Wrongs must be made right Encourage the child to return stolen goods and apologise for it. This should teach the child that not only stealing is wrong, but that the wrongs must be made right.

Praise honesty: Always appreciate your child for speaking the truth. Teach her that honesty is the best policy. Convey the message that your child did just what you expected.

Although, it is hard not to get angry once your child is caught stealing,watch your reaction. Your child will not open up to you if you intimidate him or her with threats of grounding him/her or punishing in other ways. View your child’s stealing as an opportunity to teach her right from wrong. Give your child a chance to confess and once she acknowledges, find out a way to repair the situation by correcting it. It may take several incidents for your child to get the behaviour out of her system. Know this: Stealing is just a phase, so don’t panic; it too shall pass.


Dear readers, please share any related incidents and add more value to this blog. We shall be glad to receive your feedback and comments on how you or family/friends in your circle may have dealt with the ‘stealing’ issue. Write in and help other fellow parents to curb this habit in their child.

This content has been checked & validated by Doctors and Experts of the parentune Expert panel. Our panel consists of Neonatologist, Gynecologist, Peadiatrician, Nutritionist, Child Counselor, Education & Learning Expert, Physiotherapist, Learning disability Expert and Developmental Pead.

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| Feb 02, 2017

hi Samar! thanks for sharing your experience. I appreciate it and the way you tackled the situation is commendable. even after knowing the truth u didn't scold her or overreact and explained to her in the way she understands best I. e. in the form of a story. I think one day when she would realize it's her father who used to gift her and not the fairy, she would be thankful to you for letting her believe that our good deeds come back to us and so does our bad deeds in such a simple yet effective way. keep it up! thanks again for your feedback!

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| Feb 02, 2017

Hi Shikha, Thanks this article is v helpful. I want to share an incident of my daughter. One day while returning back to home from school she took somebody's water bottle ( pink colored with disney princesses printed on it). When I asked her about, she replied " My teacher gifted me the same. " I was shocked to hear such a clean and confident lie from her. Since it was a old and used bottle, I want to react but controlled myself. Same evening I pretending her like I am calling her teached to thank her for the gift. She scared & stopped me and told me the truth. I observed that she feel ambaraced. During bed time I tell her a story about a fairy and her admirer Gannu bappa (Ganesh ji). I told her that whenever anybody is doing unethical activity then they are surely watching them to give punishment in the form of small injury (like regular injuries). Genrally, On alternate Sunday mornings I put a small gift near her pillow to appriciate her for doing good i school activities - stating that "Its a surprise given by a fairy during your nap for your good work" Thats it.. She understands but sometime I got a fear that by doing such may be I am promoting her to live in a dream land. Hope I am wrong. This application really helps parents like me to act properly with our kids. Thanks & Regards Samar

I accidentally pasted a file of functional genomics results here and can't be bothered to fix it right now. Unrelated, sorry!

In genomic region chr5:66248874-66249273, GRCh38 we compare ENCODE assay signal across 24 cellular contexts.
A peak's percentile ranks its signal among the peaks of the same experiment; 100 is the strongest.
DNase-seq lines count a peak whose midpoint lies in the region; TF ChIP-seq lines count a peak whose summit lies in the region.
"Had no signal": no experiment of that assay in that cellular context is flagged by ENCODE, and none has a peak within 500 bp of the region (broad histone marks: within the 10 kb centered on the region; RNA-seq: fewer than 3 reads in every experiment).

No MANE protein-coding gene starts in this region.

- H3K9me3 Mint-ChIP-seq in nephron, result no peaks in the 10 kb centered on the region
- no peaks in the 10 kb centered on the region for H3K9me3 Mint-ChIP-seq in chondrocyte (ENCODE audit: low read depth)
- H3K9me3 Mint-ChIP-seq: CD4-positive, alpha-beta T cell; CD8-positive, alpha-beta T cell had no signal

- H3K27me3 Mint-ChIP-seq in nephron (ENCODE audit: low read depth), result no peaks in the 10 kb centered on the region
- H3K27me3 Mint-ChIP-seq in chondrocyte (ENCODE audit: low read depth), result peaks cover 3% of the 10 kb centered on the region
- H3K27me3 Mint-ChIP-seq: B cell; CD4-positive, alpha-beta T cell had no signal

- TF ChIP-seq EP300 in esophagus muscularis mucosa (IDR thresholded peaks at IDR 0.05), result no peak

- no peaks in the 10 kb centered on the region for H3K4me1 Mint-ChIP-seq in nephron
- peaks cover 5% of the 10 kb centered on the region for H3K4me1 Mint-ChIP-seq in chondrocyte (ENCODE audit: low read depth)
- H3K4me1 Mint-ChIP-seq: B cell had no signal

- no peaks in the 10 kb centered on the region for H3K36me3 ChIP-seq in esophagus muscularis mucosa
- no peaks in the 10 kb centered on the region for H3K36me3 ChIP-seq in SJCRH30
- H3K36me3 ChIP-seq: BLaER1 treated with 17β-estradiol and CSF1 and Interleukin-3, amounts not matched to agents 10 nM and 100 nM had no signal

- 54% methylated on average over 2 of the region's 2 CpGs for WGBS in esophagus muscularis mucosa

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| Nov 26, 2016

nice article.. even schoolconnects also provide similar article , which is very useful

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| Nov 24, 2016

thank you all for your valuable feedback. I am glad to hear your kind words! thank u once again!

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| Nov 24, 2016

Hi Shikha! Your blogs are a delight to read and gather information on child psychology. Keep writing girl! :)

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| Nov 23, 2016

Nice information

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| Nov 22, 2016

awesome shikha......

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| Nov 22, 2016

Very nice Shikha... thanks for ur blog ...its very helpful